16.
J Biol Chem ; 287(15): 11924-33, 2012 Apr 06.
Artigo em Inglês | MEDLINE | ID: mdl-22334708

RESUMO

We have previously shown that DPF2 (requiem/REQ) functions as a linker protein between the SWI/SNF complex and RelB/p52 NF-κB heterodimer and plays important roles in NF-κB transactivation via its noncanonical pathway. Using sensitive 293FT reporter cell clones that had integrated a SWI/SNF-dependent NF-κB reporter gene, we find in this study that the overexpression of DPF1, DPF2, DPF3a, DPF3b, and PHF10 significantly potentiates the transactivating activity of typical NF-κB dimers. Knockdown analysis using 293FT reporter cells that endogenously express these five proteins at low levels clearly showed that DPF3a and DPF3b, which are produced from the DPF3 gene by alternative splicing, are the most critical for the RelA/p50 NF-κB heterodimer transactivation induced by TNF-α stimulation. Our data further show that this transactivation requires the SWI/SNF complex. DPF3a and DPF3b are additionally shown to interact directly with RelA, p50, and several subunits of the SWI/SNF complex in vitro and to be co-immunoprecipitated with RelA/p50 and the SWI/SNF complex from the nuclear fractions of cells treated with TNF-α. In ChIP experiments, we further found that endogenous DPF3a/b and the SWI/SNF complex are continuously present on HIV-1 LTR, whereas the kinetics of RelA/p50 recruitment after TNF-α treatment correlate well with the viral transcriptional activation levels. Additionally, re-ChIP experiments showed DPF3a/b and the SWI/SNF complex associate with RelA on the endogenous IL-6 promoter after TNF-α treatment. In conclusion, our present data indicate that by linking RelA/p50 to the SWI/SNF complex, DPF3a/b induces the transactivation of NF-κB target gene promoters in relatively inactive chromatin contexts.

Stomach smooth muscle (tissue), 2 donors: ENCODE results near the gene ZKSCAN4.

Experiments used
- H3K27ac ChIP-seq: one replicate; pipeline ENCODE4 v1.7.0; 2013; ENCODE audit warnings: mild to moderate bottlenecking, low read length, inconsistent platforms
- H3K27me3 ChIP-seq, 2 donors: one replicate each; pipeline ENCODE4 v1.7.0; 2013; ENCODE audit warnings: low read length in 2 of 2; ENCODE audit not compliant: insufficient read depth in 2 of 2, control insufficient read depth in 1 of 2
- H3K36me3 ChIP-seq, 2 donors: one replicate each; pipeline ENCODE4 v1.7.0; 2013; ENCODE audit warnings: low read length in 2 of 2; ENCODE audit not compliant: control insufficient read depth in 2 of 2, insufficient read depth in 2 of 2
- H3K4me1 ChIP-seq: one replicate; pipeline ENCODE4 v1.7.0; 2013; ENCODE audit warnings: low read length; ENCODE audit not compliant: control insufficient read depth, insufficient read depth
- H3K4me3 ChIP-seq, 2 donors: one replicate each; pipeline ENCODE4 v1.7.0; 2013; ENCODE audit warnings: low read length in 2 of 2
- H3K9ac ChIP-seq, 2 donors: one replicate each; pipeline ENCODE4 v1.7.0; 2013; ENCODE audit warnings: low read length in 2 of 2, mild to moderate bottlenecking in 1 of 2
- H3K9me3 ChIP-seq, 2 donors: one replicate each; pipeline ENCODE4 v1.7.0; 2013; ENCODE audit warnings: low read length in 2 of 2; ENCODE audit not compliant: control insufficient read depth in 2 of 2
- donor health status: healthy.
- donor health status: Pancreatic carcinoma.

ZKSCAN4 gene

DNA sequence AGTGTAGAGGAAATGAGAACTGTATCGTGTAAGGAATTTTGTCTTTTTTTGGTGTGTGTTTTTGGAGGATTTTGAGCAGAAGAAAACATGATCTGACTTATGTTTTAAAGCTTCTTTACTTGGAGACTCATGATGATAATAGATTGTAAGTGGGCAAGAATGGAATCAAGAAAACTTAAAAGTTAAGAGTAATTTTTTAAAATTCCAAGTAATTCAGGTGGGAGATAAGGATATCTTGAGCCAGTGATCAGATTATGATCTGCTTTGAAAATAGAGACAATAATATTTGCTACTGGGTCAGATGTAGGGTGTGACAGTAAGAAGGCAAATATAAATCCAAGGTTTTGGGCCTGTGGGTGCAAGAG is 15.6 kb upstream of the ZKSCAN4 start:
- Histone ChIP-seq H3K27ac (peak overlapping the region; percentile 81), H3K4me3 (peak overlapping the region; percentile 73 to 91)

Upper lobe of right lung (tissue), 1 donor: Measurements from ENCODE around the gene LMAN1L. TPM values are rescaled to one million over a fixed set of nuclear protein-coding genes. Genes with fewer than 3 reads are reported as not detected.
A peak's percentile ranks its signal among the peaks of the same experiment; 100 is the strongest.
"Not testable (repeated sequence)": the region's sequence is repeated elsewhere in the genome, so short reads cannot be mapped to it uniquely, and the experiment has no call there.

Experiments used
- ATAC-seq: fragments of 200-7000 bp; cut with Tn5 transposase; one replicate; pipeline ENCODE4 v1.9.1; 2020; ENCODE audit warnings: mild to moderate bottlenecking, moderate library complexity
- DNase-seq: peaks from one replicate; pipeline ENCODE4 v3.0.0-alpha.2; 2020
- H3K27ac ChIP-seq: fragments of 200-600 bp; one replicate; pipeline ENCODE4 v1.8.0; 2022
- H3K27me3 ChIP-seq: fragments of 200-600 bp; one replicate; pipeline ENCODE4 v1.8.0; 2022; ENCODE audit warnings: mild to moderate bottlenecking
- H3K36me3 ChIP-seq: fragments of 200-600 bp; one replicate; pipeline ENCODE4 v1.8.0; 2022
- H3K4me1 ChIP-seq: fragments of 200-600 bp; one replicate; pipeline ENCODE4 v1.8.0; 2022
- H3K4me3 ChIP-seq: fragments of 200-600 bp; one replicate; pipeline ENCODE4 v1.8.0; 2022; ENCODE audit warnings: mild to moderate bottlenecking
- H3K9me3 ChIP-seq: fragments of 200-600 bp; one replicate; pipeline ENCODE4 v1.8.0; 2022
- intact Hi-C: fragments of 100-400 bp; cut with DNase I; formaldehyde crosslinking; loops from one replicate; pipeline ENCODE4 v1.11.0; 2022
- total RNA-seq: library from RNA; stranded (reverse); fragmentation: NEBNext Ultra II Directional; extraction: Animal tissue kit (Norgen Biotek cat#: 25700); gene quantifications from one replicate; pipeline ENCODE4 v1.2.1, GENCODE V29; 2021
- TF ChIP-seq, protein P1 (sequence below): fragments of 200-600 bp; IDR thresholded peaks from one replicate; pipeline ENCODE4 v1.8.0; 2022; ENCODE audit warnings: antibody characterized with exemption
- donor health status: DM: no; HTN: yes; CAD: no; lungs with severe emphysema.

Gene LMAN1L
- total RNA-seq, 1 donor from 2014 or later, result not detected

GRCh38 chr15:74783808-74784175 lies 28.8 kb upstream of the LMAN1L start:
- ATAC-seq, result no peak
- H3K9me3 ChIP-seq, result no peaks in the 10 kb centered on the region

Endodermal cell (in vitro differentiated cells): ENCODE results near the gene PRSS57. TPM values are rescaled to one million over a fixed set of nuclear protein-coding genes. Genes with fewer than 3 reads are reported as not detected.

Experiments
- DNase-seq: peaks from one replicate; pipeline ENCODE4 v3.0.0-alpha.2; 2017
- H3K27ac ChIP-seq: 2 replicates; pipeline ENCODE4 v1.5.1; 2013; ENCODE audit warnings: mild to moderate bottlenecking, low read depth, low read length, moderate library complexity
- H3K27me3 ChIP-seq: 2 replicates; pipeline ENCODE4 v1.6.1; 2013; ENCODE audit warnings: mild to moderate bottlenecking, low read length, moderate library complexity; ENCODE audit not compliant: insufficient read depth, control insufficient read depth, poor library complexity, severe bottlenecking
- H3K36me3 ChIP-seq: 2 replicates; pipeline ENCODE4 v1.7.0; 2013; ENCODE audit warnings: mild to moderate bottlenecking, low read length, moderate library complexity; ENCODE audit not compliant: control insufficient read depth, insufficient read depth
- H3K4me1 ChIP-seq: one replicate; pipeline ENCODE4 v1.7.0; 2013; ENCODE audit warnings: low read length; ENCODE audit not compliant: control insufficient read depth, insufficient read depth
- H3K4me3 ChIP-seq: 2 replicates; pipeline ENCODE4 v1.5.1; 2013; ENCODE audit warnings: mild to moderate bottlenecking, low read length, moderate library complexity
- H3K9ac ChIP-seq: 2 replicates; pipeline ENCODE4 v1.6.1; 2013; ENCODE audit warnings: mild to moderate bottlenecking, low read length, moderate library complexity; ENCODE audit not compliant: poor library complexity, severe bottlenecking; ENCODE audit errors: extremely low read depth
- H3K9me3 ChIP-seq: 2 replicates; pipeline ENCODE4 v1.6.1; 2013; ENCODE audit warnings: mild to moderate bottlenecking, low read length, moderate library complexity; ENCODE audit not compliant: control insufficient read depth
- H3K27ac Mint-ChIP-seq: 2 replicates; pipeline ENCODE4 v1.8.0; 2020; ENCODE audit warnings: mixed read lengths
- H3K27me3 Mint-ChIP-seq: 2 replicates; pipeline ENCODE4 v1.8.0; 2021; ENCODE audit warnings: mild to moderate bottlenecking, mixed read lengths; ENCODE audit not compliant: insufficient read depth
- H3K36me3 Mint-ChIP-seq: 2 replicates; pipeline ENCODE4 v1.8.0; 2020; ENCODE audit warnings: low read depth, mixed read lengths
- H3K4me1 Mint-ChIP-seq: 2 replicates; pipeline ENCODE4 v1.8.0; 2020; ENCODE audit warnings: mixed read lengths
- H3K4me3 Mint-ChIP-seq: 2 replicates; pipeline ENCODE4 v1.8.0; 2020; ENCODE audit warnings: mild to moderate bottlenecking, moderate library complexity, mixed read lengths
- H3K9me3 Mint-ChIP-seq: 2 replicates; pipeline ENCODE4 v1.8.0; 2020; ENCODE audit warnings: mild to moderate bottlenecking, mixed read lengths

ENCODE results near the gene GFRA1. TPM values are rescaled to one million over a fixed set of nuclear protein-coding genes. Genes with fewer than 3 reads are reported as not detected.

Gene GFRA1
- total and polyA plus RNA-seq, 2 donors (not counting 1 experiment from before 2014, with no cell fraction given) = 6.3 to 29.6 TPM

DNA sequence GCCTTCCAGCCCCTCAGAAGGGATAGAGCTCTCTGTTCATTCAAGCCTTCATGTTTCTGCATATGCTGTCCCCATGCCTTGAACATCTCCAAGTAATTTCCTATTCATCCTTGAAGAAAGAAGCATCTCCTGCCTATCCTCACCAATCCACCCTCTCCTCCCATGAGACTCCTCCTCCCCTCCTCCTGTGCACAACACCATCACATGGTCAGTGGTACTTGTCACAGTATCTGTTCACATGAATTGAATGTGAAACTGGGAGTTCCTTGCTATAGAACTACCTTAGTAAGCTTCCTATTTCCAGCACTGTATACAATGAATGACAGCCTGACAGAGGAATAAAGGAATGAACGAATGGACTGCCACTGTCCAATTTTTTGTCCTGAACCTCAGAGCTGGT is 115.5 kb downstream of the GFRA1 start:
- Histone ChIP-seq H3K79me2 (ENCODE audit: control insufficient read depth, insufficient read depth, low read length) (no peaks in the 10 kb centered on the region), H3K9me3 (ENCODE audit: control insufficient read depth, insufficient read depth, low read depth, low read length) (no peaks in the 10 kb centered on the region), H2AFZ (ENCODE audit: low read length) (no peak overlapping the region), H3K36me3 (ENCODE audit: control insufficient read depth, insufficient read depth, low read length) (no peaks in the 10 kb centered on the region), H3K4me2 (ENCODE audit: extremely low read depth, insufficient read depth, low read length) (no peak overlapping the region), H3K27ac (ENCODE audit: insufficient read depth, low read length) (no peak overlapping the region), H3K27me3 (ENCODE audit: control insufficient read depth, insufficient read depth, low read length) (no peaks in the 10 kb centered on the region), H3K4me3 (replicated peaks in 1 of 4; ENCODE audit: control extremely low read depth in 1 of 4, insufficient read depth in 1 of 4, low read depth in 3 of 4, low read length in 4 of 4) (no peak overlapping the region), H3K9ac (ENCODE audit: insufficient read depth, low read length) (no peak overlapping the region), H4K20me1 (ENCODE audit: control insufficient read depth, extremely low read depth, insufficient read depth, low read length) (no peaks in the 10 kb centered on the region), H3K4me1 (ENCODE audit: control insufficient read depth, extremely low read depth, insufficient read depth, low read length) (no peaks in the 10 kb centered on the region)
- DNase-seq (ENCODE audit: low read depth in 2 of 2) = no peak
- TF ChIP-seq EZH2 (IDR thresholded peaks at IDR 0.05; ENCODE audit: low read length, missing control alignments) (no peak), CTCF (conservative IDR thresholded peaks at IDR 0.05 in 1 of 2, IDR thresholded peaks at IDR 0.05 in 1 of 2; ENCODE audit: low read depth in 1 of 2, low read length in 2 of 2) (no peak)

Assuntos